Everyone keeps asking me what's on my bucket list. The problem is: I don't actually have one. People seem surprised when I tell them that. Why? Are all terminally ill people expected to have bucket lists? Do they help in some way?
It was rubbish- a disservice to us the audience. And it's not about the format, it's about the presenters. Jeremy Paxman and Kay Burley are everything that is iffy with modern Britain - a bully and an average.
It's the sort of programme that Scarlett Moffat from Googlebox would love. Is that a recommendation? Only about as far as unprepared blowfish is a recommendation on a Japanese restaurant menu.
I had initial concerns that a Neighbours' audience might not really go for my anarchic style of comedy, but my fears were unfounded - the show was well received. Britain gobbled up dissent. I felt at home. I would be back.
It was not Danny Cohen or Tony Hall or Oisin Tymon that killed Top Gear. It was the man who made it in the first place. I am a big fan of his work but, based on the evidence we have heard over the past few weeks, I am not such a big fan of the man any more.
You cannot go round hitting people because you don't get the steak you wanted. Sorry it that makes me sexist, PC or humourless! And if someone is on a final warning as was much trumpeted re Clarkson last year, then that's it. You can't get an even more yellow card than that.
However, there were a couple issues that came to light through the programme, one of which was the danger of denial with the mentally ill, and another being the place of guilt on those with mental illnesses.
This show shares the same attention to detail beloved by fans of 'The Killing' and other Nordic Noir dramas, and the claustrophobic, literally edge-of-the-seat stuff we've seen in 'Homeland' at its best.
Its second series ends this week and, as yet, there is no news of a third season being confirmed. Looking (Sky Atlantic, Thurs, 11.50pm) is not only entertaining and engrossing but it is the most revolutionary show currently on television, yet it seems hardly anyone is watching it.
Treadwell-Collins described the live week as being "a fantastic opportunity for EastEnders to create a massive national event, and one that will enable us to celebrate 30 years of [the show] in spectacular style." He didn't disappoint.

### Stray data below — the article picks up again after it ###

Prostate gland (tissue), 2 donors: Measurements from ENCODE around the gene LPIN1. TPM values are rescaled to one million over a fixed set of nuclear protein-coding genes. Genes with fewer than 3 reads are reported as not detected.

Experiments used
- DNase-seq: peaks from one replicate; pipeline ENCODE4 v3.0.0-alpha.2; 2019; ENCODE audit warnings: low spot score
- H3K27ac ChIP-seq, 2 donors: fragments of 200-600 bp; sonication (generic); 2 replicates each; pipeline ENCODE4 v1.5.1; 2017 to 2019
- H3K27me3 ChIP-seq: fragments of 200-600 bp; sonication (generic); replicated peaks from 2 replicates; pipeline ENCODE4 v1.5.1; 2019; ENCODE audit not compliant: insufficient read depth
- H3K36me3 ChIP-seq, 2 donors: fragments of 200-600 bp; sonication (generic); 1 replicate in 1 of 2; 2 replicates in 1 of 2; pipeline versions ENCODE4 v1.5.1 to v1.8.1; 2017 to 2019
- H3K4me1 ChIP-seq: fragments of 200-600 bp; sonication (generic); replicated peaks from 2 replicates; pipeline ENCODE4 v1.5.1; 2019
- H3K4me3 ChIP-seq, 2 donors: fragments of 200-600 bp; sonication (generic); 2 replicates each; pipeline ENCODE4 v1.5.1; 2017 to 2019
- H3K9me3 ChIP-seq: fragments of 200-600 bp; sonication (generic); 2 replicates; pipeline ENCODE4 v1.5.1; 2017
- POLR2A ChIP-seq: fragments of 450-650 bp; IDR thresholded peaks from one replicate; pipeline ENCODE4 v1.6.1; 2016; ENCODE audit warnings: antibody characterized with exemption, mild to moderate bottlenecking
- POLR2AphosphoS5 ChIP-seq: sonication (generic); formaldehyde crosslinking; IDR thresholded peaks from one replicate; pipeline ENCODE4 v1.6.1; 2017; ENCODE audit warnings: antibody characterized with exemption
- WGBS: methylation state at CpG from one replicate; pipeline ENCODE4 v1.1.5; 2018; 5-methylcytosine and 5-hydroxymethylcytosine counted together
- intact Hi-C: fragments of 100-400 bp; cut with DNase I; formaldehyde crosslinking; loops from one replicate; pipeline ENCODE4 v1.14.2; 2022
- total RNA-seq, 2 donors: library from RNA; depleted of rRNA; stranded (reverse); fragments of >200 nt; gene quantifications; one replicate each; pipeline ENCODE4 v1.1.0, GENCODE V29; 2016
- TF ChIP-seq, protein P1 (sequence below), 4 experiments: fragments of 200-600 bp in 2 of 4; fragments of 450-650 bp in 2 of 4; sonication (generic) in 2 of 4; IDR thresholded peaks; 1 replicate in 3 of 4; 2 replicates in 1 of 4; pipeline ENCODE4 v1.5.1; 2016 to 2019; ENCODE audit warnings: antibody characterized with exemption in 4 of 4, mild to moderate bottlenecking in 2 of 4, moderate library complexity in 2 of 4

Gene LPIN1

Twelve acts remain and of those, four will leave tonight. No second chances. It will be pack your bags and Bon voyage!
While Clarkson's true-to-form casual attitude to the 'fracas' and bravado to the subsequent BBC action of suspending him might give the impression that no damage has really been done, PR-wise, many media experts would disagree.
There's this thing that keeps happening. A film is announced, and in this film there's a trans character, and there's talk of positive representation, and giving a voice to a stigmatised section of society, and it's all good. And then the actor playing the part of the trans person is announced, and they're not trans.
It's now been proved it's absolutely possible, and even likely, that Anna Magdalena Bach had a creative hand in work attributed to her husband. We have a musical 'canon' which more or less excludes women, and this new research raises a burning question: whether some music by women (which must exist) could be hidden under male relatives' names.
If you don't live in New Zealand then this may have passed you by, but there has recently been a bit of controversy surrounding our version of The X Factor.
Team Rita and Team Will can now relax in their big red swivel chairs having picked their three acts ready for the live shows. Sunday night and the stress and pressure is now on for Team Ricky and Team Sir Tom.